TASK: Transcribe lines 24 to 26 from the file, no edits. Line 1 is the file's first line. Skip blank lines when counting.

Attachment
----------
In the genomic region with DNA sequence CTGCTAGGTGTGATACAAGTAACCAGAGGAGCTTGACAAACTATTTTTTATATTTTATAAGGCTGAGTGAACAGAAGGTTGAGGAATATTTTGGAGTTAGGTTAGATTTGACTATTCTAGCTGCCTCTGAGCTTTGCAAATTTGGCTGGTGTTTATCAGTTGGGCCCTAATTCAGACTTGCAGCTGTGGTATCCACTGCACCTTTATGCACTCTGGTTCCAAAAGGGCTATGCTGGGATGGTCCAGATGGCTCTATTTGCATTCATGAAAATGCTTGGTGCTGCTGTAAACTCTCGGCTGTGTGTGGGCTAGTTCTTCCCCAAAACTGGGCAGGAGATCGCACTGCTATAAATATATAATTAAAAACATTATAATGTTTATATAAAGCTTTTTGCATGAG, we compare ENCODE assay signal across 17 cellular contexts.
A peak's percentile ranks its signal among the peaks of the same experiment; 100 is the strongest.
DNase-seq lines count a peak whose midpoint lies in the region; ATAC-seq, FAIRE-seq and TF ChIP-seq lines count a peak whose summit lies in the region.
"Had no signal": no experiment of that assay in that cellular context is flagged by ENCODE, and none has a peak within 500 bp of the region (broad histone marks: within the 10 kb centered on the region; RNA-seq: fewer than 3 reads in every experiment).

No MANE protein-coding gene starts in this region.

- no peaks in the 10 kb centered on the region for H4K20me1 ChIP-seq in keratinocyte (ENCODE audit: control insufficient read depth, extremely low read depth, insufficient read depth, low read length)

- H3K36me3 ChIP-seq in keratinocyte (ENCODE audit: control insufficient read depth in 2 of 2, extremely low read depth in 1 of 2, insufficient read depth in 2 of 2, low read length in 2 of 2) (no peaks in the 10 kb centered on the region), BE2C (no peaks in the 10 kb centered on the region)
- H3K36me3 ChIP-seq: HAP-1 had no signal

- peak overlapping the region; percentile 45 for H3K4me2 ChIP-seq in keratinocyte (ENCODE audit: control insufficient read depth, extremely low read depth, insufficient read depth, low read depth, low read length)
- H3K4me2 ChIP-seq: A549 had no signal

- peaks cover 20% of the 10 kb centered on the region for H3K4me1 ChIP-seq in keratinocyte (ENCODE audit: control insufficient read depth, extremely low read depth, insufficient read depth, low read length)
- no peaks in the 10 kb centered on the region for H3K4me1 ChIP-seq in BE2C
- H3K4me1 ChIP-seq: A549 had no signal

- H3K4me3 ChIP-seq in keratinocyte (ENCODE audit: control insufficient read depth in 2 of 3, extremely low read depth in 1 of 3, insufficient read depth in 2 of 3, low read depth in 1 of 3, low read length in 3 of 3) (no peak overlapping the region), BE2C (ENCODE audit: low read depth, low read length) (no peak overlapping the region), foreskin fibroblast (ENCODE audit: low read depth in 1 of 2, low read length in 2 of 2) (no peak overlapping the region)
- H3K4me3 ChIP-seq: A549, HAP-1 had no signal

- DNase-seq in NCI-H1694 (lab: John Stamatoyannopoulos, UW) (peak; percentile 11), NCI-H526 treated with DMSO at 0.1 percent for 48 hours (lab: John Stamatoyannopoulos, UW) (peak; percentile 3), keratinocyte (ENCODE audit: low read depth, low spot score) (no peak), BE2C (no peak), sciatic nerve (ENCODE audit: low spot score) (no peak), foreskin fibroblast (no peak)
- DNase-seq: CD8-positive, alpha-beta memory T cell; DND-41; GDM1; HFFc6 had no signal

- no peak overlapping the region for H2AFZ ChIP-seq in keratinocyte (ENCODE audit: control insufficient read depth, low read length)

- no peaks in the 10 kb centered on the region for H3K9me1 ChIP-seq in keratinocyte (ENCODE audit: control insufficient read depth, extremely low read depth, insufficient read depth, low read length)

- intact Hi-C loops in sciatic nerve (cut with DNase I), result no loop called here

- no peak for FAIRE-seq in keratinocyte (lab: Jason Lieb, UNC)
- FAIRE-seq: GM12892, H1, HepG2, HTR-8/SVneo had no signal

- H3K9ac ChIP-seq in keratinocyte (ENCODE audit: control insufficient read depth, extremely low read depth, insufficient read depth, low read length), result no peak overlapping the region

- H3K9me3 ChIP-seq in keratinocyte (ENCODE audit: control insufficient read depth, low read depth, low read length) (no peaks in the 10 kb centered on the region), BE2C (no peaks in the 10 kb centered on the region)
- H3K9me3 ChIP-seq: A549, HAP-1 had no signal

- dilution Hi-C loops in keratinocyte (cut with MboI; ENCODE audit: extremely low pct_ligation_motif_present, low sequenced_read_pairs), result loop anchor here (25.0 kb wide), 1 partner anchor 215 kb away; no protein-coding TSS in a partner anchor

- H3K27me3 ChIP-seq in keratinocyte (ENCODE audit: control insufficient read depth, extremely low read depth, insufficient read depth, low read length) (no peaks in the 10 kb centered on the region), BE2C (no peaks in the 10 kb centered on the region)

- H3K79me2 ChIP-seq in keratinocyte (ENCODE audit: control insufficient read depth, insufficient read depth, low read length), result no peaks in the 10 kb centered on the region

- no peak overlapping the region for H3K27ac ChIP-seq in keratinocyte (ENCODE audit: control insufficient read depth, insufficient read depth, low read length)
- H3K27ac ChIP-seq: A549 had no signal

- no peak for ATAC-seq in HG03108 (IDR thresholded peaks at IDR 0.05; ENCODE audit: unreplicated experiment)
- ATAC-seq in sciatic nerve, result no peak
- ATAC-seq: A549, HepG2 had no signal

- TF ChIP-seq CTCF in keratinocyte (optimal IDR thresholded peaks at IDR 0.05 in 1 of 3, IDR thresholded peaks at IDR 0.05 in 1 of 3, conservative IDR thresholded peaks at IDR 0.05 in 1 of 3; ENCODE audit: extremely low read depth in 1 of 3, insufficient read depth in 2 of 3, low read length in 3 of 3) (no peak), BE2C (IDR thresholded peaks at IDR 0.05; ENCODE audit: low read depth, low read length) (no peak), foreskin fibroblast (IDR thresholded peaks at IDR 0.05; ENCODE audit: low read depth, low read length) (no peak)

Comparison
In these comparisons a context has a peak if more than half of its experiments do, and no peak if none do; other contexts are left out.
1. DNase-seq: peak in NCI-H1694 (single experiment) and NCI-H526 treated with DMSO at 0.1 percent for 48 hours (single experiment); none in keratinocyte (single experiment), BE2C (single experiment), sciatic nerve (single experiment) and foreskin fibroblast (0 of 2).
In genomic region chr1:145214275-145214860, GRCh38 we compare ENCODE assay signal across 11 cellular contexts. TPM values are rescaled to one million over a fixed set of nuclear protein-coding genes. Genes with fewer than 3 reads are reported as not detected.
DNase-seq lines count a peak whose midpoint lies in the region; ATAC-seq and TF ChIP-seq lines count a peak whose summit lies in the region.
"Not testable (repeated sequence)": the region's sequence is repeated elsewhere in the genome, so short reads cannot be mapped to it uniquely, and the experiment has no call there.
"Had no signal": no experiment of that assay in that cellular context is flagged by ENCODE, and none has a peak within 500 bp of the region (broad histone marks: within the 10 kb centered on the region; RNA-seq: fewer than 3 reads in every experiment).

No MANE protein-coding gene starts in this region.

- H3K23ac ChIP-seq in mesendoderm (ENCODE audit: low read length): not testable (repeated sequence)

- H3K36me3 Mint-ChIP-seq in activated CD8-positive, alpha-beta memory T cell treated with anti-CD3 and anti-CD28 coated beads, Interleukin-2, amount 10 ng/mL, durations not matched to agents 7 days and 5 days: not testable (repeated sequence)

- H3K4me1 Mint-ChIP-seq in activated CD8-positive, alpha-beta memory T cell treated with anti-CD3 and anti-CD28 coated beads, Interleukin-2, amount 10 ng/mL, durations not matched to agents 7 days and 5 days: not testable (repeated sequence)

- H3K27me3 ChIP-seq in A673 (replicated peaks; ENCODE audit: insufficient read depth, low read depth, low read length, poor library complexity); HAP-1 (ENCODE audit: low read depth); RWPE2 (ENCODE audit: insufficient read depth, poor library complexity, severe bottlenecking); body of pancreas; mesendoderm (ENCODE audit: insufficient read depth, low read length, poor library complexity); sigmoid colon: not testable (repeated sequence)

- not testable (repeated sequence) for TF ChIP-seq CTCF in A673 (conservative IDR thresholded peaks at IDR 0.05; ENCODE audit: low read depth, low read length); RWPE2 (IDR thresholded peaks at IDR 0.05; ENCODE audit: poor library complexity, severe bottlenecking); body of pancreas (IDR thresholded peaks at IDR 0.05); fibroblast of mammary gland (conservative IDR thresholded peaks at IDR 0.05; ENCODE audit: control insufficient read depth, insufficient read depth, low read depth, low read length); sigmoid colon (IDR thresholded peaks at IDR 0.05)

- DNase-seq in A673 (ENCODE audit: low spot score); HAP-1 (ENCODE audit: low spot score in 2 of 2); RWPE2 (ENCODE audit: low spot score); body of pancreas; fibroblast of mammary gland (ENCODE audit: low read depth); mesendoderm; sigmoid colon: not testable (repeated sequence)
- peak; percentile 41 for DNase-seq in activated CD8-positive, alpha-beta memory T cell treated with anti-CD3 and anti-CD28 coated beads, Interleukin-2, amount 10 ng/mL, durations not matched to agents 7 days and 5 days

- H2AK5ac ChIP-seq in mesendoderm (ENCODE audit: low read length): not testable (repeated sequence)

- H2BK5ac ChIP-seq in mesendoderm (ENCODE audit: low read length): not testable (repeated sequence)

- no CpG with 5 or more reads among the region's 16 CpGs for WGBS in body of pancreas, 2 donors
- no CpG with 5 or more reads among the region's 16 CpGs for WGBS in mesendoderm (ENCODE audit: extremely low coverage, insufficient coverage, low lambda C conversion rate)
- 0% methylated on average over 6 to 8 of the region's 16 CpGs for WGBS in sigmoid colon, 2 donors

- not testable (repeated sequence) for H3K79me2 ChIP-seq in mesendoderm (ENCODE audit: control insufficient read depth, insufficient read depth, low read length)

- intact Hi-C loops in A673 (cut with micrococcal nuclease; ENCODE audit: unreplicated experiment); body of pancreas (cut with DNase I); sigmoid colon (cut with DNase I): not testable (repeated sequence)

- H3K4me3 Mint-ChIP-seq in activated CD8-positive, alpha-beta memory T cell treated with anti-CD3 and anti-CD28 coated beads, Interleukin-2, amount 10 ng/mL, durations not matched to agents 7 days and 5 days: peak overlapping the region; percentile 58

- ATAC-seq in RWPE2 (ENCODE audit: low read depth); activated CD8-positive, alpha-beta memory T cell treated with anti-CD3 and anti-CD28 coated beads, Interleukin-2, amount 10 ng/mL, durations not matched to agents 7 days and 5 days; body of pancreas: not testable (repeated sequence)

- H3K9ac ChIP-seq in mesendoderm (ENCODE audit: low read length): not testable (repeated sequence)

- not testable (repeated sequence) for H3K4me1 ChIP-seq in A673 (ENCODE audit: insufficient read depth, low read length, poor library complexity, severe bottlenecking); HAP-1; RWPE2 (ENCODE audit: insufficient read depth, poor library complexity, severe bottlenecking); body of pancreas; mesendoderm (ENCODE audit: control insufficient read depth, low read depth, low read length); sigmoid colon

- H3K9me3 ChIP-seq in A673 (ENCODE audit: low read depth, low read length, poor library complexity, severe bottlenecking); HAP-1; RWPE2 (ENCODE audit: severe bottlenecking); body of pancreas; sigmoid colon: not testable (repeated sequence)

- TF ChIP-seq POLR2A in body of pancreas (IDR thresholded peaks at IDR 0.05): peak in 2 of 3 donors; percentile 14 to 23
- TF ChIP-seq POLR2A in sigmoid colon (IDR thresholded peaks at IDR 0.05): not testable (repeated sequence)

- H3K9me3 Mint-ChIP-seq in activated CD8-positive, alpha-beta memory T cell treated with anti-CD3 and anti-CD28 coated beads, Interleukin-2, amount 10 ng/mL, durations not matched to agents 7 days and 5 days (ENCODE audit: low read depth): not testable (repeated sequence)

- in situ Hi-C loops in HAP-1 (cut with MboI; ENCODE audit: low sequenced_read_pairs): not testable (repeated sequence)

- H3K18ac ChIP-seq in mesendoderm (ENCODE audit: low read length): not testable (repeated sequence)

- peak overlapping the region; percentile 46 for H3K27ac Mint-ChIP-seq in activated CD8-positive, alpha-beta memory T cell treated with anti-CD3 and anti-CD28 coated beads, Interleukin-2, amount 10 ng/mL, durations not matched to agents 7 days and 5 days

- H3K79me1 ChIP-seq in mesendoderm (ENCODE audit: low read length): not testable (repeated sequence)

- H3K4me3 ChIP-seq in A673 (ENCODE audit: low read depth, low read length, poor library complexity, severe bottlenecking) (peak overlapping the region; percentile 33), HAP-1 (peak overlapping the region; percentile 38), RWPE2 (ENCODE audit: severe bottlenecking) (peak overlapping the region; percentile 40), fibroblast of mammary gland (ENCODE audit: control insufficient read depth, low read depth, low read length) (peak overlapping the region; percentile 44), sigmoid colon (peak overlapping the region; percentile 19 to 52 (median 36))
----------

- H3K9me3 ChIP-seq in keratinocyte (ENCODE audit: control insufficient read depth, low read depth, low read length) (no peaks in the 10 kb centered on the region), BE2C (no peaks in the 10 kb centered on the region)
- H3K9me3 ChIP-seq: A549, HAP-1 had no signal

- dilution Hi-C loops in keratinocyte (cut with MboI; ENCODE audit: extremely low pct_ligation_motif_present, low sequenced_read_pairs), result loop anchor here (25.0 kb wide), 1 partner anchor 215 kb away; no protein-coding TSS in a partner anchor